The large number of vocal contributors serves as both a benefit and hindrance to this album. Whilst allowing for a refreshing level of diversity and variety and enabling a more adventurous approach to composition, it’s too easy to form a judgement on which particular vocalist you like the most and then it becomes something of a pop hits album, with you skipping to the parts you appreciate the most. That is, of course, assuming you do not possess the beautifully open-minded mentality of this most modest and majestic of writers. 

I feel at this point that every album with even a respectable budget should be expected to possess great sound production, but I found this album particularly impressive in this respect. I feel that strenuous effort was contributed to the overall sound of the fantastic vocal harmonies and layerings throughout the album and nothing seems particularly intrusive, with the exception of that god-awful “Woo” sound in the first few tracks and, what I am completely fucking convinced is, the sampling of Navi from The Legend of Zelda: Ocarina of Time in the third track, though I forgive this for the absolutely stunningly atmospheric melodies towards the end.

Though I previously made a point to mention the poorly written lyrics, I feel there is a measure of humanity to them and they do well to portray the social and cultural influences of the various vocal contributors, which I consider a crucial trait within the Hip-Hop genre. The placing of the accents works well with the instrumentation and backing music to create a very tight sounding product, particularly in tracks such as Hottie

It seems like the general rule of thumb is to avoid anything with a higher budget these days. I recently listened to the most recent albums of Eminem, Kanye West and Juicy J and found all of them totally lacking in excitement and style, with all three seemingly playing to their own ego and not to a particularly ambitious musical display.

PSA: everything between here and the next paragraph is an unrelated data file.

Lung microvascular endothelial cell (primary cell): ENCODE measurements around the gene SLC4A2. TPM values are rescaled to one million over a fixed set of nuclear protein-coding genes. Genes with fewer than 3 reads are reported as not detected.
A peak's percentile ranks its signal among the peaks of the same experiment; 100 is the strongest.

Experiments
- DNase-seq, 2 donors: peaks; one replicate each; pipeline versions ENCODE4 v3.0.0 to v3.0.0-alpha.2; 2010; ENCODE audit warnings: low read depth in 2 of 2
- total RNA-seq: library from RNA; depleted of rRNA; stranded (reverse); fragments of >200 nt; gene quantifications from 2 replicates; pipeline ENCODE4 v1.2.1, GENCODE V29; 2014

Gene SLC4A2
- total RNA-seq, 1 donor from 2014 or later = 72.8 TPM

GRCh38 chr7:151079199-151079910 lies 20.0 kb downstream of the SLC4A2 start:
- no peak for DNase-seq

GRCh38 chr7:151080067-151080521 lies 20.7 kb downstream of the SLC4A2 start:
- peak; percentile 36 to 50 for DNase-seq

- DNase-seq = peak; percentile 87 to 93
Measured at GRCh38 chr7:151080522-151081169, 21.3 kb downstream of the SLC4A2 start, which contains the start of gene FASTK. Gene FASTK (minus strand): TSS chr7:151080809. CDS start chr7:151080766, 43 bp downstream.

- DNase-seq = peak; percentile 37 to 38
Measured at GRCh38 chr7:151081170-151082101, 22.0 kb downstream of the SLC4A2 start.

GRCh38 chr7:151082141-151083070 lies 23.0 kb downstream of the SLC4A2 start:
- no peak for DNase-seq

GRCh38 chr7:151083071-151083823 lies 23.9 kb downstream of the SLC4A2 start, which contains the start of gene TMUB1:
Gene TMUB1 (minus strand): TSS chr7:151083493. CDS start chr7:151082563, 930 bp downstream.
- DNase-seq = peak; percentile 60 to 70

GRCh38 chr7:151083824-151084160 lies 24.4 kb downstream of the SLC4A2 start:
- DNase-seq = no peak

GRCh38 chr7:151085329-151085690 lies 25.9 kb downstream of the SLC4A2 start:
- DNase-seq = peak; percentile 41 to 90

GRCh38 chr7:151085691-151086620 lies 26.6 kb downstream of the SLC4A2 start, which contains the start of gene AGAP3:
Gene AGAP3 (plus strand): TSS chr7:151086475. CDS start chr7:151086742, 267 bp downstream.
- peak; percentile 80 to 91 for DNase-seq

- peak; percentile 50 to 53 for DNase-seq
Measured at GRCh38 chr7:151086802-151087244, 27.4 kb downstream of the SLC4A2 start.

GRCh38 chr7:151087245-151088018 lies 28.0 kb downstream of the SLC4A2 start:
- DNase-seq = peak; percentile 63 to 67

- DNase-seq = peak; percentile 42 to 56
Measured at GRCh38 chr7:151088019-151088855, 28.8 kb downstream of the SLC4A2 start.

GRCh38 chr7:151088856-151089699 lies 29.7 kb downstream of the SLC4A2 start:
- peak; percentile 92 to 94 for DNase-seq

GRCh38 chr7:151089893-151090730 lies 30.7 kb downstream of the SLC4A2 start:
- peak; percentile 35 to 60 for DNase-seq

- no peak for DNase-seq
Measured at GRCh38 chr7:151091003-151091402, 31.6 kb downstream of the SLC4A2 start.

Unlike others of the genre, Brockhampton have worked to create something of a relatable nature whilst neglecting an air of negativity or hostility. This album feels like a more inclusive attempt at the genre, clearly acknowledging racial segregation and abuse, but presenting it in a manner which preaches harmony and understanding above the themes of its peers. 

To summarise, it’s a pretty fucking good album! It represents the genre well, possesses a diverse range and offers all the variety your lovely little ear holes could ask for. The music is presented very well and carries a wonderful balance between style and emotional depth and it feels like one of few recent products of the genre which exceeds all of my expectations. 

My apologies, readers! I’m sure I’ll find the next album absolutely fucking dreadful!

Asking Alexandria by Asking Alexandria (album review)

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(Fucking hate self-titled albums)

Well, it turns out Asking Alexandria are actually pretty decent after all! Having not listened to the band for a great many years, I had them noted as a more amateur alternative to Bring Me The Horizon – but I think I may have misjudged the band! How disappointing for one such as me who simply adores every opportunity to relish in hatred and misery! But let’s not get ahead of ourselves; the band still aren’t particularly amazing, they’re just kind of alright.

I won’t fault the band for their efforts regarding sound production and there stands a clear display of creative ability evident in some of the sound-scaping and breakdowns, but there just isn’t the same energy and magic that others of the genre seem to possess. Perhaps an unpopular opinion, but when regarding this genre I often refer my mind to Fightstar who, though lacking in the ability to structure songs to a great standard, are more than redeemed by the intensity of a drunken hate-fuck with your bitch of an ex-girlfriend. 

Though efforts have been made to incorporate an intensity of their own, I don’t feel that this band have channeled it as well as they could have. There is clearly a desperation to the music and vocals, particularly in the percussion; but I just don’t feel the emotional core as clearly as I do in similar acts. Still, the band seem one of the better of this style at layering and atmosphere building, which is a heavy statement when their work seems so easily comparable to Bring Me The Horizon, who also incorporate this aspect extremely well. 

The band embrace the importance of flow and balance this with very well considered dynamics to create something pretty fucking fantastic. I always appreciate a Metal band that offers a consistent fucking and I feel this album delivers this very well and, as a result, the album benefits from a constant state of enjoyment.